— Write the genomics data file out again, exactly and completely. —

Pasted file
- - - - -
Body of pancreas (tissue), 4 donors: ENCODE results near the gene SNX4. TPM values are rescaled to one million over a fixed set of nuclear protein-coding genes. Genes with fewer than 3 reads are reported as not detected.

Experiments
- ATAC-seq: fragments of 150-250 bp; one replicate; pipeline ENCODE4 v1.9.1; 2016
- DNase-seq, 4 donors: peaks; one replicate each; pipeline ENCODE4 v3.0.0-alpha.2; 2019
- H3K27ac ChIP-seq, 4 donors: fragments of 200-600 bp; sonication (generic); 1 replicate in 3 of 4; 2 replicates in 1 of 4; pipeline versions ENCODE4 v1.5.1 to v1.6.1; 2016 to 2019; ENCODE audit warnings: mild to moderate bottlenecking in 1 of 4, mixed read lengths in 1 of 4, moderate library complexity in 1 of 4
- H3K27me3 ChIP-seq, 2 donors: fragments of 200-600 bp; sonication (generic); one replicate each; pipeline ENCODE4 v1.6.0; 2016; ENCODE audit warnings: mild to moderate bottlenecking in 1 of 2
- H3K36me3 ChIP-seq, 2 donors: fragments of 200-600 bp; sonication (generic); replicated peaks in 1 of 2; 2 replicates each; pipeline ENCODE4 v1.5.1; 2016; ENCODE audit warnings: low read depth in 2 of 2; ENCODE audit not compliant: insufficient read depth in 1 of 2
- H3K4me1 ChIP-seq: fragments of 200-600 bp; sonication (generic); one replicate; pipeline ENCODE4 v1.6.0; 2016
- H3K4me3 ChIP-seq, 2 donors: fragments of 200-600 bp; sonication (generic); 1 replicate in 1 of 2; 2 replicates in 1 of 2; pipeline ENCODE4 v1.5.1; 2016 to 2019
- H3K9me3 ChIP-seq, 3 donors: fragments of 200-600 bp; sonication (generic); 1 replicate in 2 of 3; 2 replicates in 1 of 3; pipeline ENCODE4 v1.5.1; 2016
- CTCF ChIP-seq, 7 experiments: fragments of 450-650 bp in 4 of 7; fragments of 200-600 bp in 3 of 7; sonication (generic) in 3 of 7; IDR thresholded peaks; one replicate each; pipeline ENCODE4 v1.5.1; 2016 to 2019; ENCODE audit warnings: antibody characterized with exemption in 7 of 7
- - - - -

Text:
Body of pancreas (tissue), 4 donors: ENCODE results near the gene SNX4. TPM values are rescaled to one million over a fixed set of nuclear protein-coding genes. Genes with fewer than 3 reads are reported as not detected.

Experiments
- ATAC-seq: fragments of 150-250 bp; one replicate; pipeline ENCODE4 v1.9.1; 2016
- DNase-seq, 4 donors: peaks; one replicate each; pipeline ENCODE4 v3.0.0-alpha.2; 2019
- H3K27ac ChIP-seq, 4 donors: fragments of 200-600 bp; sonication (generic); 1 replicate in 3 of 4; 2 replicates in 1 of 4; pipeline versions ENCODE4 v1.5.1 to v1.6.1; 2016 to 2019; ENCODE audit warnings: mild to moderate bottlenecking in 1 of 4, mixed read lengths in 1 of 4, moderate library complexity in 1 of 4
- H3K27me3 ChIP-seq, 2 donors: fragments of 200-600 bp; sonication (generic); one replicate each; pipeline ENCODE4 v1.6.0; 2016; ENCODE audit warnings: mild to moderate bottlenecking in 1 of 2
- H3K36me3 ChIP-seq, 2 donors: fragments of 200-600 bp; sonication (generic); replicated peaks in 1 of 2; 2 replicates each; pipeline ENCODE4 v1.5.1; 2016; ENCODE audit warnings: low read depth in 2 of 2; ENCODE audit not compliant: insufficient read depth in 1 of 2
- H3K4me1 ChIP-seq: fragments of 200-600 bp; sonication (generic); one replicate; pipeline ENCODE4 v1.6.0; 2016
- H3K4me3 ChIP-seq, 2 donors: fragments of 200-600 bp; sonication (generic); 1 replicate in 1 of 2; 2 replicates in 1 of 2; pipeline ENCODE4 v1.5.1; 2016 to 2019
- H3K9me3 ChIP-seq, 3 donors: fragments of 200-600 bp; sonication (generic); 1 replicate in 2 of 3; 2 replicates in 1 of 3; pipeline ENCODE4 v1.5.1; 2016
- CTCF ChIP-seq, 7 experiments: fragments of 450-650 bp in 4 of 7; fragments of 200-600 bp in 3 of 7; sonication (generic) in 3 of 7; IDR thresholded peaks; one replicate each; pipeline ENCODE4 v1.5.1; 2016 to 2019; ENCODE audit warnings: antibody characterized with exemption in 7 of 7